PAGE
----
From our first stop at Playa Hermosa to our last day out at Marino Ballena, our trip this week to Dominical to celebrate Layne’s birthday could hardly have been better. If a funky little surfer paradise is what you’re looking for, Dominical is the place to go. What a step backwards to a hippie-style laid-back beach lifestyle. I fell in love with it!
After a predictable drama with the rental car (why is insurance so complicated here?!), we drove off Monday morning with our friends Marc and Eroca for a four-day holiday of sun and sand. Marc had made his semi-famous tuna sandwiches so when lunchtime came we pulled off at Playa Hermosa. This quiet beach serves as the backdrop for one of the scenes in Layne’s novel, Moral Turpitude, so we thought we should check it out in person. The black sand beach framing a turquoise ocean was the ideal beginning to our adventure.
Three hours later we approached Dominical. Immediately upon turning off the nice paved highway, we were hurled back in time to a quaint Tico village with a rocky dirt road for a main street and barefoot children riding bikes in the middle of the road. Surf shops, beachwear stores, a couple of real estate offices, a few restaurants and a lone yoga studio made up the whole of downtown. “Main street” consists of rows of wooden stalls where beach towels, pareu skirts, colorful dresses, jewelry and other crafts are sold.
Our hotel, Villas Rio Mar, was a real find: an eco-lodge nestled in the jungles along the River Baru, where signs warn of crocodiles. We kept a wary eye out but never saw one of the hungry reptiles, although locals told us dogs are regularly lost to the beasts.
The hotel seemed safe enough, however, each secluded casita a haven of privacy and comfort surrounded by tropical gardens. The staff was friendly and helpful, the rooms were clean and well appointed and food in the restaurant was excellent. In fact, the breakfast buffet, which is included in the room price, was the best Layne and I have had and we’ve sampled quite a few now. Fresh fruit, gallo pinto (the national dish of savory rice and beans), scrambled eggs, sausage links, hash browns, pancakes, French toast, coffee, juice — all of it delicious.
This first day being Layne’s actual birthday, we decided to spend the afternoon lounging by the pool with margaritas for refreshment. When our poolside waiter learned it was Layne’s cumplea├▒os, the birthday boy got a free drink.
After an idyllic couple of hours swimming and relaxing, we cleaned up for the birthday dinner, Eroca’s treat. Following this festive repast, we hung out at the pool table then retired for our next full day of fun.
After a leisurely breakfast we were off to the beach to frolic in the waves and take in the scenery. As the “high season” had not yet started, we found the playa all but deserted, with just a few beach walkers and locals wandering around. Dominical’s oceanfront is a long wide expanse of sand littered with a few large pieces of driftwood, one of which made a good “sofa” for us to sit on. Eroca and I headed for the water — deep blue and luxuriously warm. The waves were just right for giddy jumping to avoid a face full of salt water and occasionally big enough to require diving beneath the curl as it broke in front of us. We laughed our heads off.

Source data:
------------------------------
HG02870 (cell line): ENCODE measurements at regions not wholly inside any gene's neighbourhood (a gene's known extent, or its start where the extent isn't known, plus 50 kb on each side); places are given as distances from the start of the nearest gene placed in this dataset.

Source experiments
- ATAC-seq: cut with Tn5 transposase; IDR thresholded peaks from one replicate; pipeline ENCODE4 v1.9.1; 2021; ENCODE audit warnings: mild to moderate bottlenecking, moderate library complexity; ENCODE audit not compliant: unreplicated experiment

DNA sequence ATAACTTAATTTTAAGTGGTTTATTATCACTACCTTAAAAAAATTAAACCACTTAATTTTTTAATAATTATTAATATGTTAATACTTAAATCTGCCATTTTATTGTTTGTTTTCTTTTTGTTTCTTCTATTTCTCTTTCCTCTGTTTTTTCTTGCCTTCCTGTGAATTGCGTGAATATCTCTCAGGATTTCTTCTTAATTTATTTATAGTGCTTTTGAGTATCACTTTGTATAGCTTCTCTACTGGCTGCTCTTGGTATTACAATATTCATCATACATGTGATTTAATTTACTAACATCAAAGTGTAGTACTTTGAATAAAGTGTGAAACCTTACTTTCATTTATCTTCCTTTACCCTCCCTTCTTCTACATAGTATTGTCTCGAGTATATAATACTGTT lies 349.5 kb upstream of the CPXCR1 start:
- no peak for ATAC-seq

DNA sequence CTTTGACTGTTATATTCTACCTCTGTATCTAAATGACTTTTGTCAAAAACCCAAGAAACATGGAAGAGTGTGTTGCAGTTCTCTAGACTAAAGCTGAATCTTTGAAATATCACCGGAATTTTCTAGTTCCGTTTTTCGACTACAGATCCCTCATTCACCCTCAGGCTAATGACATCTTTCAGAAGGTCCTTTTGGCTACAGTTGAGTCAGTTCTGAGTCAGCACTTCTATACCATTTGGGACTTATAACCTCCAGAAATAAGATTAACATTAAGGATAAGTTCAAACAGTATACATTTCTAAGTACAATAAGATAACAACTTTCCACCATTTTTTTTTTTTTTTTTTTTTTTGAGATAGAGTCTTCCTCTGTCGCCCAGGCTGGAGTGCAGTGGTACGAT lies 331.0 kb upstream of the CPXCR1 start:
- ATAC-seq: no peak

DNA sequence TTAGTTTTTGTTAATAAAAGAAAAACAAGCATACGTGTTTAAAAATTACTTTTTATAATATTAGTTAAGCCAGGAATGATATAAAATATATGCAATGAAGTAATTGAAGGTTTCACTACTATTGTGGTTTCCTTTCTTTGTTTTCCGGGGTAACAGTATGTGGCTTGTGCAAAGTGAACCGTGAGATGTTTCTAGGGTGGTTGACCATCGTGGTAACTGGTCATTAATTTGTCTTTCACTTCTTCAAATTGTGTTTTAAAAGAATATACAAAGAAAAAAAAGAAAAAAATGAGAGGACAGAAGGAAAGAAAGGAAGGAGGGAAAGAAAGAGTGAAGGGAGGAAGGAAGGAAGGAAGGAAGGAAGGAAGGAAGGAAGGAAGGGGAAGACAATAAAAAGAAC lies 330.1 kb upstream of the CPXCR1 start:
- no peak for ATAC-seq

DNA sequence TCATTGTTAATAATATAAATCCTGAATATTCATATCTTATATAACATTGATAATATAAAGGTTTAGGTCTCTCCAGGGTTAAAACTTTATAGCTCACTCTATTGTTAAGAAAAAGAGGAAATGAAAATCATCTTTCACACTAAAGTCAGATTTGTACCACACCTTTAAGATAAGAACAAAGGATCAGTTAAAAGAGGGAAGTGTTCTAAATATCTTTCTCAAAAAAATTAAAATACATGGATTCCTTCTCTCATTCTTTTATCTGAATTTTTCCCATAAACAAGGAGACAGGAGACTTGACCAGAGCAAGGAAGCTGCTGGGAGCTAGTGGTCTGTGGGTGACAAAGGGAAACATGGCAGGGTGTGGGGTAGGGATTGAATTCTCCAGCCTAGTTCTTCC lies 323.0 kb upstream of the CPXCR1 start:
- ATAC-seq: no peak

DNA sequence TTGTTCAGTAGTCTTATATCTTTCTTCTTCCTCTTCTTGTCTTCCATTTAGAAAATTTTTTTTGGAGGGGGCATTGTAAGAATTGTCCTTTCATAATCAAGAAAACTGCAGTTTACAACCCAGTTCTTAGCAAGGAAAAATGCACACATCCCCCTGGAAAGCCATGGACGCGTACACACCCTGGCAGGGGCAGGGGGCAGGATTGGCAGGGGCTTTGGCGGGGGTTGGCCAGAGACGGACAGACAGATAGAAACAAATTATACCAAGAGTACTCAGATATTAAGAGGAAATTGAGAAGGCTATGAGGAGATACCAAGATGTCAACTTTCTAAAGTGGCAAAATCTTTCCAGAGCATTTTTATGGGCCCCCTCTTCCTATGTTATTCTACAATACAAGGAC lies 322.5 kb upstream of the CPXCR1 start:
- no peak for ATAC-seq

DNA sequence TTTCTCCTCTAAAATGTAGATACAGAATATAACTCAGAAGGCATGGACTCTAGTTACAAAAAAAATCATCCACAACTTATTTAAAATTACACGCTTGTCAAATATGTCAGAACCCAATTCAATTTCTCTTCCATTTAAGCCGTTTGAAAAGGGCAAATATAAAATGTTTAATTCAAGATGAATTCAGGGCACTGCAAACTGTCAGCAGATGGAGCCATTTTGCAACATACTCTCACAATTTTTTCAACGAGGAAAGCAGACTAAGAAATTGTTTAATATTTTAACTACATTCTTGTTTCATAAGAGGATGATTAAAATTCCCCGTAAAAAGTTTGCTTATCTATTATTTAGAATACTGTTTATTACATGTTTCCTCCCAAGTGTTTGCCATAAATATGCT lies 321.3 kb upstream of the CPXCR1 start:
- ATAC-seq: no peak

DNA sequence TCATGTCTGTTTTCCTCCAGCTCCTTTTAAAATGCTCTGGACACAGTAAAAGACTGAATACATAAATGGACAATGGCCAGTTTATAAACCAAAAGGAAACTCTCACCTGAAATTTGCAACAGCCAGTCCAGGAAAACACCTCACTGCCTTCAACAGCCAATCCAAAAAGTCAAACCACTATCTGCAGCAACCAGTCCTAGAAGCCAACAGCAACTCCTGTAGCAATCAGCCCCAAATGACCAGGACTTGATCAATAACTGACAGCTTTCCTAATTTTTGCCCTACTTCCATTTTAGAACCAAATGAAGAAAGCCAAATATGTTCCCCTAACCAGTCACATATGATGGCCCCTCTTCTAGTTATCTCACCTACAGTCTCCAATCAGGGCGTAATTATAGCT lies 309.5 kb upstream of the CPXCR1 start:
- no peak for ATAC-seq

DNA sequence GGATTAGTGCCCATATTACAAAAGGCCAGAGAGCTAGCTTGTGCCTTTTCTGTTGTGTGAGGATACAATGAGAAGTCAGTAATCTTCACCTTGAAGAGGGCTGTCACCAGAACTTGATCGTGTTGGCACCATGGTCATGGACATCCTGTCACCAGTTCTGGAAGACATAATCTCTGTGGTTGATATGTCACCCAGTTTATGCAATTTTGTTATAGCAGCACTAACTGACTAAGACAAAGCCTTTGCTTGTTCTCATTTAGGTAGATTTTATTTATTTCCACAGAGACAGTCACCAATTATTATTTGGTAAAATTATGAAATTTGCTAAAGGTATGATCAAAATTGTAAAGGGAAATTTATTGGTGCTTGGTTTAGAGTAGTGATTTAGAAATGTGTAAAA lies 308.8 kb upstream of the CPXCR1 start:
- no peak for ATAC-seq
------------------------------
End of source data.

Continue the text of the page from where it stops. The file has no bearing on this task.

Soon enough Eroca and I, along with Marc, decided to wander down the road for some shopping. Only about 100 yards away was at an open-air store run by a delightfully friendly Tico who told us his name was Eddie. “You know, like Eddie Murphy!” he said, laughing. The brightly colored dresses hanging in front of the shops were hard to resist, at least for Eroca. Eddie’s wife makes all the clothing and most of the jewelry, some of which she designs from coconut shell cut into star shapes or heart shapes, painted and bejeweled. Eroca found a lovely green embroidered dress with earrings to match. I chose a new beach towel and a colorful backpack with room for all my “stuff,” which I’d been searching for. When Eddie’s wife showed us the clever pareu skirt clips she makes from coconut shell and which make ten different ways to use the skirt, we both had to have one.
Eroca and Marc took off to meander through town and perhaps find something for lunch while Layne and I stayed behind to watch our things. Petty theft continues to be a problem in Costa Rica, particularly around tourist towns like Dominical, although this beach was so deserted I was hardly concerned. We watched as surfers began to paddle out and dogs with their owners romped on the sand. This pair of German Shepherds tossed a stick around and greeted beachgoers as they awaited the return of their surfer owner.
Instead of going out for dinner that night we enjoyed another splendid meal at Villas Rio Mar. The dinner special was irresistible: Caesar Salad, Sesame Tuna over steamed vegetables alongside creamy mashed potatoes and Peach Melba for dessert — all for $16. We agreed it was an outstanding meal. Afterwards we retired to our patio “living room” for wine and some jovial conversation.
The next day was off to the golf course for Layne and me. Watch for that upcoming report!
By Kat Sunlove